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What Do I Need to Know About Getting the COVID-19 Vaccine?

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Posted by Heather Clauss, MD

The COVID-19 vaccine means hope that there are brighter days ahead. I’m an infectious disease specialist at Temple, so I get asked a lot of questions about the two authorized vaccines, including what side effects they may cause.

Here, I answer some those common questions, so that you have the information you need to keep you and your loved ones healthy and protected.

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In the early days of the vaccine rollout, a few severe allergic reactions were reported. Should I be worried?

We have not seen anything like that at Temple. But some vaccines — not just these COVID-19 vaccines — do cause a very small number of people to have bad allergic reactions, also called anaphylaxis. For that reason, we have people stay around for 10 to 15 minutes after they receive their shot. That way, if anyone has a reaction, we will be right there to care for them.

If you have had allergic reactions in the past because of a different injection or vaccine, talk to your doctor before getting the COVID-19 vaccine.

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Are there other side effects?

Both vaccines may cause similar side effects. People who do experience side effects report irritation and arm soreness at the injection site as the most common.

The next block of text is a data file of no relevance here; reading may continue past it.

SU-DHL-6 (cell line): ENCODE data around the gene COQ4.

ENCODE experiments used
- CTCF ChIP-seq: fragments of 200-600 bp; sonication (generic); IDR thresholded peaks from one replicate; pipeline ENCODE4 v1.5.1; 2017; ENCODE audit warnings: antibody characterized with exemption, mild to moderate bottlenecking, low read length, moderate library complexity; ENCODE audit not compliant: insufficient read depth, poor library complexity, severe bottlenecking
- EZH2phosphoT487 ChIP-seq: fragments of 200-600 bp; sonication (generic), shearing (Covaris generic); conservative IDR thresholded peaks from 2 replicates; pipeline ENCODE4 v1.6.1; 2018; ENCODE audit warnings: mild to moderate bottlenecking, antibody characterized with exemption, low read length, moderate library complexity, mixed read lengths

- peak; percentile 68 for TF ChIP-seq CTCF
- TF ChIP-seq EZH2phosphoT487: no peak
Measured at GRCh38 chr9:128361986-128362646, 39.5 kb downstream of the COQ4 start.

Other side effects happen less often like headache, muscle aches, fatigue, joint pain and a slight fever. Those effects are a little more common after the second dose.

While these symptoms may be a bit uncomfortable, they’re proof that the first dose activated your body’s immune response. Put simply, the vaccine is doing its job.

If you experience any of these symptoms, you can take ibuprofen (Advil, Motrin) or acetaminophen (Tylenol). But do not take any pain relievers BEFORE you get the shot.

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Do any other allergies or conditions, like Bell’s palsy, pose a risk?

The COVID vaccines do not use a living virus, preservatives, penicillin or eggs. That means that if you’ve had a reaction to another vaccine in the past because of those ingredients, you do not have to worry about having a bad reaction to the COVID vaccine.

Experts believe both authorized COVID-19 vaccines are also safe for pregnant people and people who are immunocompromised (for example, if you’re having cancer treatment).

If you’ve had Bell’s palsy, that will not prevent you from getting this vaccine, either. At this point, the only reason NOT to get the COVID vaccine is a history of severe allergic reactions to vaccines or injectable medications. We encourage everyone who might be concerned to talk to their doctor.

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If I’ve already had COVID-19 and recovered, should I still get the vaccine?

Yes. There are still many unanswered questions about COVID-19, including how long someone is protected from getting sick again after recovering from it. For this reason, it’s best for everyone to get vaccinated.

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How long should I wait after I’ve recovered from COVID-19 to get the vaccine?

We think most people who have had COVID-19 get antibodies that protect them from getting sick again for 60 to 90 days. And we think that the reinfection risk — the potential that you could catch it again during that 90-day window — is very low.